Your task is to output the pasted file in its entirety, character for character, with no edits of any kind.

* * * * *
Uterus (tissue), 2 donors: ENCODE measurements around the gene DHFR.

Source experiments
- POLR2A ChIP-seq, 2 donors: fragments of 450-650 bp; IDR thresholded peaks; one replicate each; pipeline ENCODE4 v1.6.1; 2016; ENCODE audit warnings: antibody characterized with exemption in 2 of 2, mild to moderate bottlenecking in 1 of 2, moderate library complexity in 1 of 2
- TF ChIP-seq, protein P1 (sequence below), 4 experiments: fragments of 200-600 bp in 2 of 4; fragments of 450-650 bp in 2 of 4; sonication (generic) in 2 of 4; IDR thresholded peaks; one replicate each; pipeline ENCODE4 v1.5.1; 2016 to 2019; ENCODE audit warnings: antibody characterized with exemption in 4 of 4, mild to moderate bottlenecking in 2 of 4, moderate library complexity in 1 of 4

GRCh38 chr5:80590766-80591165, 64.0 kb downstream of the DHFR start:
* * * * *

Uterus (tissue), 2 donors: ENCODE measurements around the gene DHFR.

Source experiments
- POLR2A ChIP-seq, 2 donors: fragments of 450-650 bp; IDR thresholded peaks; one replicate each; pipeline ENCODE4 v1.6.1; 2016; ENCODE audit warnings: antibody characterized with exemption in 2 of 2, mild to moderate bottlenecking in 1 of 2, moderate library complexity in 1 of 2
- TF ChIP-seq, protein P1 (sequence below), 4 experiments: fragments of 200-600 bp in 2 of 4; fragments of 450-650 bp in 2 of 4; sonication (generic) in 2 of 4; IDR thresholded peaks; one replicate each; pipeline ENCODE4 v1.5.1; 2016 to 2019; ENCODE audit warnings: antibody characterized with exemption in 4 of 4, mild to moderate bottlenecking in 2 of 4, moderate library complexity in 1 of 4

GRCh38 chr5:80590766-80591165, 64.0 kb downstream of the DHFR start: